For methods, please see the data in Supporting Information.
Aggregation of washed platelets by SSL5 requires GPIb and αIIbβ3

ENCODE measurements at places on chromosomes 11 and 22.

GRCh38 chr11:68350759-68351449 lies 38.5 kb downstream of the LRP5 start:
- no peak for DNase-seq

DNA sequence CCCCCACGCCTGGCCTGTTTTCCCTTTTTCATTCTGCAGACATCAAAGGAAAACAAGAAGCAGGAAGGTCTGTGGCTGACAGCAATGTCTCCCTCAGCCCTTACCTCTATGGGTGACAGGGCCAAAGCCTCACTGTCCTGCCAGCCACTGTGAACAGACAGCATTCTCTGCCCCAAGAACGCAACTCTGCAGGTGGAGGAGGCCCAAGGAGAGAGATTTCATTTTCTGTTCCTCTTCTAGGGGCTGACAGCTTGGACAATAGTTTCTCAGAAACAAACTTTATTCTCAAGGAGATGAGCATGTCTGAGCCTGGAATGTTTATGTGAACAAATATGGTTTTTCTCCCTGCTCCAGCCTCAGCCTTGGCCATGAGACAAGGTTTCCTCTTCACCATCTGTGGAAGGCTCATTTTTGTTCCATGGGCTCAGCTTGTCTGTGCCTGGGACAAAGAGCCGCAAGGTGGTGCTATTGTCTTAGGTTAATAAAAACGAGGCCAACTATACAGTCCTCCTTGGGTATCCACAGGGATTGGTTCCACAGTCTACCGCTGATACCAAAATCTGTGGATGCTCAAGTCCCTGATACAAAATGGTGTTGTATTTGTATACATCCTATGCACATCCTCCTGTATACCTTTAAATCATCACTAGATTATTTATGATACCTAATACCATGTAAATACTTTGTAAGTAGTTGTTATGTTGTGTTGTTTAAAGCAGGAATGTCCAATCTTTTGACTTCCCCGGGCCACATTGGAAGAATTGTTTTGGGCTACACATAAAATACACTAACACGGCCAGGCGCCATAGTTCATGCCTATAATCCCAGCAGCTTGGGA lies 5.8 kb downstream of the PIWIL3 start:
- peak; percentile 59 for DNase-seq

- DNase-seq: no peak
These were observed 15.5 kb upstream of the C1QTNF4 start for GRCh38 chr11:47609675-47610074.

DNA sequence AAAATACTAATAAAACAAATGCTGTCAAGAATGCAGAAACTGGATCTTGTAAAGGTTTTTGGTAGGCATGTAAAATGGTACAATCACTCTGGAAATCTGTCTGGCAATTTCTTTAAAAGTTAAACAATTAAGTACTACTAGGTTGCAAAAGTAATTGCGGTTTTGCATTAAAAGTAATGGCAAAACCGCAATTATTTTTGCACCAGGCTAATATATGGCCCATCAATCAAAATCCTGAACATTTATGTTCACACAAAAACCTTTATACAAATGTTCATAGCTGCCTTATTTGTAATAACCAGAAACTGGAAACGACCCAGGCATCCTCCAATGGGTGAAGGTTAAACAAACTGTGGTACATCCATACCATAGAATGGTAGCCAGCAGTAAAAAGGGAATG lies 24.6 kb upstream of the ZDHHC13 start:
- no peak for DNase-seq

When purified recombinant SSL5 was added to washed platelets in an aggregometry set-up, irreversible aggregation was observed as shown in Fig. 1(A). Maximal aggregation was observed with 400 nm of SSL5. Aggregation occurred in the absence of exogenously added fibrinogen, and addition of fibrinogen did not alter the aggregation profiles (data not shown). Aggregation was inhibited by dRGDW (200 μm), a peptide that blocks ligand binding to integrin αIIbβ3 (Fig. 1B). In addition, preincubation of platelets with the specific αIIbβ3-antagonist tirofiban inhibited platelet aggregation induced by SSL5 (Fig. 1B). Furthermore, treatment of platelets with O-sialoglycoprotein endopeptidase (OSE, 30 μg mL−1), which cleaves the extracellular part of GPIbα, reduced platelet aggregation substantially (Fig. 1B). Platelet aggregation was dependent on intracellular signaling, as treatment with a stable prostacyclin analog, iloprost (20 ng mL−1), inhibited platelet aggregation induced by SSL5 (Fig. 1B). As the interaction between SSL5 and PSGL-1 was shown to be critically dependent on sialic acid residues present on PSGL-1, we investigated the effect of neuraminidase treatment of platelets on aggregation induced by SSL5. As shown in Fig. 1(B), platelets treated with neuraminidase (0.2 U mL−1, 45 min) showed reduced aggregation upon addition of SSL5. SSL11, which was previously shown also to interact with the same sialic acid residues as described for SSL5 , did not result in any platelet aggregation at a concentration of 2 μm, suggesting a specific interaction between SSL5 and platelets (data not shown).